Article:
New versions of Mozilla’s Firefox web browser will alert users when they are browsing on a site that is being served over HTTP, instead of being served over the encrypted HTTPS protocol. The new alert would label HTTP sites as “Not Secure” and would display a lock with a red line going through it. Currently HTTP sites are already labelled as “Not Secure” in Mozilla Firefox, but users must click on the icon of an “i” inside of a circle located in the address bar, this brings up a drop down menu which states that “The connection is Not Secure”, however, a visual warning is only displayed if there is a login and password field or credit or debit card payment information field located somewhere on an HTTP page.
Google Chrome similarly warns users when such confidential information is being asked for on a web page that isn’t using HTTPS. Since April of this year, users of Google Chrome’s Incognitio Mode also receive a warning about HTTP pages not being secure. In Mozilla Firefox, when an HTTP site has a login and password field, or a payment information field, a lock icon with a red line through it is displayed in the current versions of Mozilla Firefox, such as in version 57.0.1.
The new version of Mozilla Firefox Nightly, version 59, includes a hidden configuration option which displays the icon of a lock with a red line through it when it is enabled. Richard Barnes, who currently works for Cisco and was a former software engineer at Mozilla, called for marking sites served over the unencrypted HTTP protocol to be marked as insecure, in a feature request he made last year. “HTTPS deployment is starting to get some momentum, having recently crossed 50%. We should start preparing for a shift toward marking non-secure sites as insecure (as opposed to marking secure sites as secure). As a first step, let’s add a negative indicator for all non-secure sites, gated by a pref that’s off by default,” Barnes said in his feature request.
The new security indicator icon can be enabled in Firefox Nightly version 59 by navigating to about:config and searching for security.insecure_connection_icon.enabled and then changing the value from “false” to “true” by double clicking on the value “false”. The new feature is likely to be enabled and implemented in future versions of Firefox Nightly and eventually into the regular stable releases of Mozilla Firefox.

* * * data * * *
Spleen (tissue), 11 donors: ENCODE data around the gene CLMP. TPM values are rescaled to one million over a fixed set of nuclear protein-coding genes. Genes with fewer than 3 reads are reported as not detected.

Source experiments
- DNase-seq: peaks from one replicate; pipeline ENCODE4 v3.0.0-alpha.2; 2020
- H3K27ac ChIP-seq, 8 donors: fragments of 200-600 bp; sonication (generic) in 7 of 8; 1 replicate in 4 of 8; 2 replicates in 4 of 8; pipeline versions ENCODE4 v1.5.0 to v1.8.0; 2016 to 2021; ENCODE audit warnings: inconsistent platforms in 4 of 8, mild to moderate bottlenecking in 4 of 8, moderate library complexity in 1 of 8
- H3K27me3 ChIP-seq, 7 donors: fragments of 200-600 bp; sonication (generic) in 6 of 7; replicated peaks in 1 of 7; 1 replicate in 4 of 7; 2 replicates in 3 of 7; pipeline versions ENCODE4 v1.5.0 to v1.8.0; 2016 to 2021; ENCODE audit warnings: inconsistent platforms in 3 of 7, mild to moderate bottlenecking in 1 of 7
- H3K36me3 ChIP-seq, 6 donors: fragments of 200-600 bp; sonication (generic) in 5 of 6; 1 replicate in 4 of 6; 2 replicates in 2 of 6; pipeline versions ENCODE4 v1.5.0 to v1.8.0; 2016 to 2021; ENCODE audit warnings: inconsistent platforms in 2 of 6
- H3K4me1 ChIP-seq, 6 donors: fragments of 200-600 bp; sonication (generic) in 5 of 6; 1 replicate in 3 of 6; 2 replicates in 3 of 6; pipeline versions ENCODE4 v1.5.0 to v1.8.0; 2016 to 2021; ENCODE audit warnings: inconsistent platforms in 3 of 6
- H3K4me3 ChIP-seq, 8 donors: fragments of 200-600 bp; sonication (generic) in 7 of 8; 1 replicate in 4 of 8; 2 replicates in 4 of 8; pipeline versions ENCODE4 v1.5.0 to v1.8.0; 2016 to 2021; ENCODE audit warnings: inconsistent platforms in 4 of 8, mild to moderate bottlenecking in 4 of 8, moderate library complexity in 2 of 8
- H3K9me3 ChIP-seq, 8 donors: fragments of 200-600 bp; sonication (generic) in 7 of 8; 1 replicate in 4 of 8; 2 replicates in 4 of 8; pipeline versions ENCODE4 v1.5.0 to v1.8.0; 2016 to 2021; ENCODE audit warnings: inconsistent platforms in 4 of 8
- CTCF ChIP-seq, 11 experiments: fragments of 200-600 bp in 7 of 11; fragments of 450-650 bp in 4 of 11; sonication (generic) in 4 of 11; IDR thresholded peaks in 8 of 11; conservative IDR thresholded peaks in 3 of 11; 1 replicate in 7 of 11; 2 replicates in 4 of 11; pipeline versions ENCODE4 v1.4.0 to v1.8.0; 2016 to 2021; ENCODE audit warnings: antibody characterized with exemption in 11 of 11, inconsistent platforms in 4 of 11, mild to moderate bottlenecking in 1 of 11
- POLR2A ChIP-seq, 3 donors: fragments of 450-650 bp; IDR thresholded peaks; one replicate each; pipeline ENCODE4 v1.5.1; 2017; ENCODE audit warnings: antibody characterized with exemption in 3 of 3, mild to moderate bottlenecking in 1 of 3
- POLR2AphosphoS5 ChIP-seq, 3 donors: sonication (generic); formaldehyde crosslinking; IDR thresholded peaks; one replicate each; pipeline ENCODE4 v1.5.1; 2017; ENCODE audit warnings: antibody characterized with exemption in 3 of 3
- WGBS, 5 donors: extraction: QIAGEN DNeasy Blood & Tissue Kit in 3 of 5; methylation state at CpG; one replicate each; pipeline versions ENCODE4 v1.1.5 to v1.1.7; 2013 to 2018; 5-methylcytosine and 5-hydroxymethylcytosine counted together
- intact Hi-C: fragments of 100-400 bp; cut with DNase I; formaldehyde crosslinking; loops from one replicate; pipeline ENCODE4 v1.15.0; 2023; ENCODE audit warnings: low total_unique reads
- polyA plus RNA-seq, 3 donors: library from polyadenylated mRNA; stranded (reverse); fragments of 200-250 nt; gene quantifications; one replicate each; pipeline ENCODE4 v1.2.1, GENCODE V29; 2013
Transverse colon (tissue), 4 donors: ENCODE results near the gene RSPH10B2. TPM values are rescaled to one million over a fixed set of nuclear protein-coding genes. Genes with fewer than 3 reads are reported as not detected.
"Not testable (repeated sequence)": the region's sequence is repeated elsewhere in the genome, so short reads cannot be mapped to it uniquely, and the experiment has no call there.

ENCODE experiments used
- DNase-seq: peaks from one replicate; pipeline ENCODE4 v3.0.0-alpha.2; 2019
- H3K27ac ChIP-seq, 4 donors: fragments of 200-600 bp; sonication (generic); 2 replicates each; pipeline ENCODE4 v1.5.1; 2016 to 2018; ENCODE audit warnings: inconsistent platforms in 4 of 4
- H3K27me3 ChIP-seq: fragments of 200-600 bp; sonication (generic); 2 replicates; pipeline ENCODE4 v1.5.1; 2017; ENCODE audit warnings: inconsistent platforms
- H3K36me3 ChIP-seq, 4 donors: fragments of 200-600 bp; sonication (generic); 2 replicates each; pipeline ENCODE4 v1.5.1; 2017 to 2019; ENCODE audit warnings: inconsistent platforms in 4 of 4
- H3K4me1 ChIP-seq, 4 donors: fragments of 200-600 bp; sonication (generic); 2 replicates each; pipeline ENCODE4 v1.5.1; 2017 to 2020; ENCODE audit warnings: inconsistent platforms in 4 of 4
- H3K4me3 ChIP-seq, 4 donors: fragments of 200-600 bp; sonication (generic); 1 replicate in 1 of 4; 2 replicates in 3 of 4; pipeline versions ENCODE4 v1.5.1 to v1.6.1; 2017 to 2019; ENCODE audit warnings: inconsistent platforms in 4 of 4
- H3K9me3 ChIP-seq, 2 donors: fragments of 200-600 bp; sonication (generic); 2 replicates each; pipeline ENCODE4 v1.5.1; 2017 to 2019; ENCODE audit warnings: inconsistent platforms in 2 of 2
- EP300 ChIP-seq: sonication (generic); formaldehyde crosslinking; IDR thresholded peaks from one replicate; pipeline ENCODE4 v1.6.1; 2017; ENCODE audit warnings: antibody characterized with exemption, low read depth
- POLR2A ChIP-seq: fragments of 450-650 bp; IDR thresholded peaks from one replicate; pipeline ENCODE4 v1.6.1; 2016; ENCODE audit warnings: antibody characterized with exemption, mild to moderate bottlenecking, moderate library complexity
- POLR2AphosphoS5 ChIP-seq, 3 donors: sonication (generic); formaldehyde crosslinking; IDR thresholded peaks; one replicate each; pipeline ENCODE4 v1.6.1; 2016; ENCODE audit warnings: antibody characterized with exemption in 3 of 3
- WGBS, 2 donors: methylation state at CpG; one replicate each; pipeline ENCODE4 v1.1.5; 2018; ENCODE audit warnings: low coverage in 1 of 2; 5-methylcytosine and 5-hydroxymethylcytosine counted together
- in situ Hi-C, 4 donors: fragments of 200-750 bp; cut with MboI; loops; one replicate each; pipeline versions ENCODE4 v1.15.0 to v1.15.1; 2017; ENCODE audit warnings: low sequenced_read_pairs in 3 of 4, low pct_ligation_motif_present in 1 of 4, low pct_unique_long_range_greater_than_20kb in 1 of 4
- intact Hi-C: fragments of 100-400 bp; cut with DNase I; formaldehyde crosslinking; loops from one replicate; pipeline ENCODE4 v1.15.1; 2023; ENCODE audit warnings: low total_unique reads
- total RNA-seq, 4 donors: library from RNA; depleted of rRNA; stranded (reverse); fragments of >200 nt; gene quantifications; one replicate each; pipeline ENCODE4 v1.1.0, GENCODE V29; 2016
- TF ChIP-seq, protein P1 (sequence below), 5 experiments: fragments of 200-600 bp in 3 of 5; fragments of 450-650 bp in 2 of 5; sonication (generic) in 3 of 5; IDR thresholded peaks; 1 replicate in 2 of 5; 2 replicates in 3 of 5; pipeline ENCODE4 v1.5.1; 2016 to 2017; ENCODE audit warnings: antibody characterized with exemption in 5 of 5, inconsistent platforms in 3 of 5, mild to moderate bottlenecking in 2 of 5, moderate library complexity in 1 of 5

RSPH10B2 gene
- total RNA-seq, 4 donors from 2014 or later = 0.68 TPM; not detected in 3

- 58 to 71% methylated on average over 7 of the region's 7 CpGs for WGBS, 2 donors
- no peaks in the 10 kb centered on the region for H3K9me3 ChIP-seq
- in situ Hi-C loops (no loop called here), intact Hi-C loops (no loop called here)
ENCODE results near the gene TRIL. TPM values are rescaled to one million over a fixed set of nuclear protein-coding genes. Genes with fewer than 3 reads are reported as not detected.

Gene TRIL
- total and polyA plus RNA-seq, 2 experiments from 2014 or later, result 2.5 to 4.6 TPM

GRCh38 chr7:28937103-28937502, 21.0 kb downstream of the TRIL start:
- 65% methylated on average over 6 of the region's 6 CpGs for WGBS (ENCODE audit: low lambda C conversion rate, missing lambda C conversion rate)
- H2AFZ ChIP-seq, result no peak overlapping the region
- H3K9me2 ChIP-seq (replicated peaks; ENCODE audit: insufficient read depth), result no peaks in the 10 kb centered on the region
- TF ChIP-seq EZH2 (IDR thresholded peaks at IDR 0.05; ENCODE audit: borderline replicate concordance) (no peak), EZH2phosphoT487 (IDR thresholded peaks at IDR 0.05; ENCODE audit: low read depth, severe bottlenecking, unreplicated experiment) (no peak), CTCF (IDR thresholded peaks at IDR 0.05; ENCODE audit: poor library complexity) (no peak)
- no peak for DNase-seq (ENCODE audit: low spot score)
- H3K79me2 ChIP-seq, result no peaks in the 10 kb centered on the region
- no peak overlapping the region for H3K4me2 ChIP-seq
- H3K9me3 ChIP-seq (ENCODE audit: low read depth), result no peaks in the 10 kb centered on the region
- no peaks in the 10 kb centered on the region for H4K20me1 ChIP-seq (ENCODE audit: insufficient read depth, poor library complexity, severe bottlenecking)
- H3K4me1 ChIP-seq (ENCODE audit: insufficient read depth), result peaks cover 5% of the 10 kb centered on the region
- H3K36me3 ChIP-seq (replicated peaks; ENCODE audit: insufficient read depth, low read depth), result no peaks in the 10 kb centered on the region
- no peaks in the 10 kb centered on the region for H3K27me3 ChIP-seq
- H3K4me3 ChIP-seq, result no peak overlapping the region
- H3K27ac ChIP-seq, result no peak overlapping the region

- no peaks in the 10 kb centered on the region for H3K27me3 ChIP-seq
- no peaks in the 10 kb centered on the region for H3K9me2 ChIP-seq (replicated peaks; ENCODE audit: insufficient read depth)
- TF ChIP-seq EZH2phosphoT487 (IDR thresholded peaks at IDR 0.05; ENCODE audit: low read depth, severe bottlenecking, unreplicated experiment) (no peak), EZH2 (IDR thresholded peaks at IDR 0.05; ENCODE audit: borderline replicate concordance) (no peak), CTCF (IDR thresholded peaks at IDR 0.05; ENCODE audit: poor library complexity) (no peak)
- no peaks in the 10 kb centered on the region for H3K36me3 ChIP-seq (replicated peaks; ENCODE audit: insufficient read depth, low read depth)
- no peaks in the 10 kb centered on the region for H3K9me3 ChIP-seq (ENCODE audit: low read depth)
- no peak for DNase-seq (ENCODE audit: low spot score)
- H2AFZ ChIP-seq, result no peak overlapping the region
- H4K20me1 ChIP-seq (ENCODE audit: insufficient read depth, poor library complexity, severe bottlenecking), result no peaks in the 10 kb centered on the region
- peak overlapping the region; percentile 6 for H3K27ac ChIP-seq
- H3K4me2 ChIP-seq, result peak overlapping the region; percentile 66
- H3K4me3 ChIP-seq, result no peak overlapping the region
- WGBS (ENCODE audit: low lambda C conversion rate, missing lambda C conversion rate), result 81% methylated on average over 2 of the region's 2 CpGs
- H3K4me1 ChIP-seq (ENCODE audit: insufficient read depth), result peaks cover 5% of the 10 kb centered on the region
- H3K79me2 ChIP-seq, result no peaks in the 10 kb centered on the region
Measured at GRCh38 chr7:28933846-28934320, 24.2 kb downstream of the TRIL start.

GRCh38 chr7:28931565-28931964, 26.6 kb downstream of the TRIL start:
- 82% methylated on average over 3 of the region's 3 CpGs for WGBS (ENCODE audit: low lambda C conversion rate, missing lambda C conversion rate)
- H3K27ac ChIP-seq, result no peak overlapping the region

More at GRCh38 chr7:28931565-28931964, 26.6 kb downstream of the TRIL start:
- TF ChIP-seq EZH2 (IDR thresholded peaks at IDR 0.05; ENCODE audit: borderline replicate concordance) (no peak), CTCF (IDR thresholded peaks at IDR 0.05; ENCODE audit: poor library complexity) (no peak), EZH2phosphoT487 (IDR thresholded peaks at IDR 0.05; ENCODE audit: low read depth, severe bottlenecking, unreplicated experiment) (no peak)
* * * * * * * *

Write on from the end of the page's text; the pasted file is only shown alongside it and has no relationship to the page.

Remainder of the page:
According to information from the web site Let’s Encrypt, the percentage of web sites using HTTPS as of November of this year has increased to 67%. The percentage of web sites using HTTPS was only 45% at the end of 2016. The information from Lets Encrypt is collected from Firefox users who have Telemetry enabled, but the numbers give a good general view of how widely HTTPS has been enabled on web sites across the internet. Google has also been tracking the prevalence of HTTPS use since. They began tracking HTTPS use in 2015, obtaining data from Google Chrome users who opt to share their usage statistics with Google. By 2015, half of all of the internet traffic of Chrome users on Linux, Mac, and Chrome OS was encrypted, according to statistics Google released in a transparency report.
Let’s Encrypt began in the year 2012 and has been operating as a certificate authority since last year, and offers free X.509 certificates for enabling HTTPS through Transport Layer Security (TLS) encryption. The Let’s Encrypt organization was formed through the help of the Mozilla Foundation, the Electronic Frontier Foundation, the Linux Foundation, Akamai, Cisco Systems, the certificate authority IdenTrust, and universities such as the University of Michigan and the Stanford Law School.
Some experts think that users will become desensitized to the warning if users are constantly seeing a warning for viewing web pages served over unencrypted HTTP. Others believe these warnings will further speed up adoption of HTTPS. It is likely that within a year or two, all major browser will warn users when they view sites that aren’t using HTTPS.
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